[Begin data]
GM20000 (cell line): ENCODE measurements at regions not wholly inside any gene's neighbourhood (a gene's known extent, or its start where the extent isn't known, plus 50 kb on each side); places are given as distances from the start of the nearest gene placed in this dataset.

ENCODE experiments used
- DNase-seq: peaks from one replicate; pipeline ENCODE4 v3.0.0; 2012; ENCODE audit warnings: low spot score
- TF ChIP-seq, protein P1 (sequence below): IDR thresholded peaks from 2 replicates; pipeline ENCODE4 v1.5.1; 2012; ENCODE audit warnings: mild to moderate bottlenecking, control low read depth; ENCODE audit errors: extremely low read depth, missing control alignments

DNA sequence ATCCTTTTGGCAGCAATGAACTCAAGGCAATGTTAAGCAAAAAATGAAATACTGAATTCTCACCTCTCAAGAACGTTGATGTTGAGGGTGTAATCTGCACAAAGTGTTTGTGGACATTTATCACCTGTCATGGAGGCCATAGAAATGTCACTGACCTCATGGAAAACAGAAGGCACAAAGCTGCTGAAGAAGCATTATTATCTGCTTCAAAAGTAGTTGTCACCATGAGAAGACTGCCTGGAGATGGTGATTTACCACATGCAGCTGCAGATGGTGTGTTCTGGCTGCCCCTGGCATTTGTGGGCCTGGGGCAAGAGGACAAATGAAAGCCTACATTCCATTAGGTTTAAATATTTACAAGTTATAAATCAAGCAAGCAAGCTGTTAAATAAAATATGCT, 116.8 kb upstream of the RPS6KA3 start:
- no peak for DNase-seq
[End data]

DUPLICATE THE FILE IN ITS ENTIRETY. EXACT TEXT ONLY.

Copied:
GM20000 (cell line): ENCODE measurements at regions not wholly inside any gene's neighbourhood (a gene's known extent, or its start where the extent isn't known, plus 50 kb on each side); places are given as distances from the start of the nearest gene placed in this dataset.

ENCODE experiments used
- DNase-seq: peaks from one replicate; pipeline ENCODE4 v3.0.0; 2012; ENCODE audit warnings: low spot score
- TF ChIP-seq, protein P1 (sequence below): IDR thresholded peaks from 2 replicates; pipeline ENCODE4 v1.5.1; 2012; ENCODE audit warnings: mild to moderate bottlenecking, control low read depth; ENCODE audit errors: extremely low read depth, missing control alignments

DNA sequence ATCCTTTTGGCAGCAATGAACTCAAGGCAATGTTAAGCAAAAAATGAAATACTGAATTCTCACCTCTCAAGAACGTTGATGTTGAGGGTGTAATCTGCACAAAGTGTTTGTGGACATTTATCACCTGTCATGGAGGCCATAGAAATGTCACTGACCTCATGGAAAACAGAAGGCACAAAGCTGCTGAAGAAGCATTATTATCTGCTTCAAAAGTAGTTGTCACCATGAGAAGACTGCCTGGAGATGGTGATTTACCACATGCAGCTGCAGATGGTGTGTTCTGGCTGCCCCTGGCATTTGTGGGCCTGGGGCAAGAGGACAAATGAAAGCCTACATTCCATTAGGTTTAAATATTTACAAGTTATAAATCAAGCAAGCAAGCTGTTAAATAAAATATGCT, 116.8 kb upstream of the RPS6KA3 start:
- no peak for DNase-seq